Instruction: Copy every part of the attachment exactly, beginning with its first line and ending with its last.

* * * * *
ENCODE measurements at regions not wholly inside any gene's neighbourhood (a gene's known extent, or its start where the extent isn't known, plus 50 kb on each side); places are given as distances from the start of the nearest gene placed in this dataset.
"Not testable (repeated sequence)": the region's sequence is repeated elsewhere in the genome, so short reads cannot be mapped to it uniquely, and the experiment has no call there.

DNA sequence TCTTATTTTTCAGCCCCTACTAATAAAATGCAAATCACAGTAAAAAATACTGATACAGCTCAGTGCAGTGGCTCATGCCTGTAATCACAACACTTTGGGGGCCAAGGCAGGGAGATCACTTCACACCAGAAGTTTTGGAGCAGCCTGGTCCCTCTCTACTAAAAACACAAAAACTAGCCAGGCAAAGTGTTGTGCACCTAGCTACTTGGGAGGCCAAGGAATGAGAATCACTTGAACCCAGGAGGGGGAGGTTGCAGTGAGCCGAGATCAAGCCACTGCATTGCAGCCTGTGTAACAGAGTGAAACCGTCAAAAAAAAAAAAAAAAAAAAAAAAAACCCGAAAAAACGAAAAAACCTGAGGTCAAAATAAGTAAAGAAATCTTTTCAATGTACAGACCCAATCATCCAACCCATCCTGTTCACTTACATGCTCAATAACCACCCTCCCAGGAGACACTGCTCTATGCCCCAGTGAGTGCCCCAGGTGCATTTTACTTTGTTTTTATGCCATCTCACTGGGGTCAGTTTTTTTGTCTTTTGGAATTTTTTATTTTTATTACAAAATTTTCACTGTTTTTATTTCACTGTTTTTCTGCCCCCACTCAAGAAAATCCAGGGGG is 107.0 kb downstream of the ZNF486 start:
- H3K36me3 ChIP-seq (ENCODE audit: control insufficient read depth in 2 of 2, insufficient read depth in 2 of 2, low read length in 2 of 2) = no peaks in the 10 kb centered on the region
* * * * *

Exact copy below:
ENCODE measurements at regions not wholly inside any gene's neighbourhood (a gene's known extent, or its start where the extent isn't known, plus 50 kb on each side); places are given as distances from the start of the nearest gene placed in this dataset.
"Not testable (repeated sequence)": the region's sequence is repeated elsewhere in the genome, so short reads cannot be mapped to it uniquely, and the experiment has no call there.

DNA sequence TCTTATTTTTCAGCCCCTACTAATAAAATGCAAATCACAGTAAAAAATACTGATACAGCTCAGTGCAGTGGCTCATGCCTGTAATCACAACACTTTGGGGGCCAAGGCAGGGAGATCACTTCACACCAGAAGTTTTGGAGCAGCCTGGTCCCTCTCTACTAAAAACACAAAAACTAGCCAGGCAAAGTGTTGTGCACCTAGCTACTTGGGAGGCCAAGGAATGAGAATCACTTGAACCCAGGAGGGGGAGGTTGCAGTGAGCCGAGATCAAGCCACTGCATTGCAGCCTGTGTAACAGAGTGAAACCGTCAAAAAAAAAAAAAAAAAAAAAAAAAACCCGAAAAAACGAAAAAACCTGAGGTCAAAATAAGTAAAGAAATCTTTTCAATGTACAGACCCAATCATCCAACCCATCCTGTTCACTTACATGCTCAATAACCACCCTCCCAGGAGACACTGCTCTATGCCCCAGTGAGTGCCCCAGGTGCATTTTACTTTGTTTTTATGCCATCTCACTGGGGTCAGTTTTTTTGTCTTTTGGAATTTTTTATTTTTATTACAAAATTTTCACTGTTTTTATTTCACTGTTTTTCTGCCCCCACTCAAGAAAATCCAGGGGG is 107.0 kb downstream of the ZNF486 start:
- H3K36me3 ChIP-seq (ENCODE audit: control insufficient read depth in 2 of 2, insufficient read depth in 2 of 2, low read length in 2 of 2) = no peaks in the 10 kb centered on the region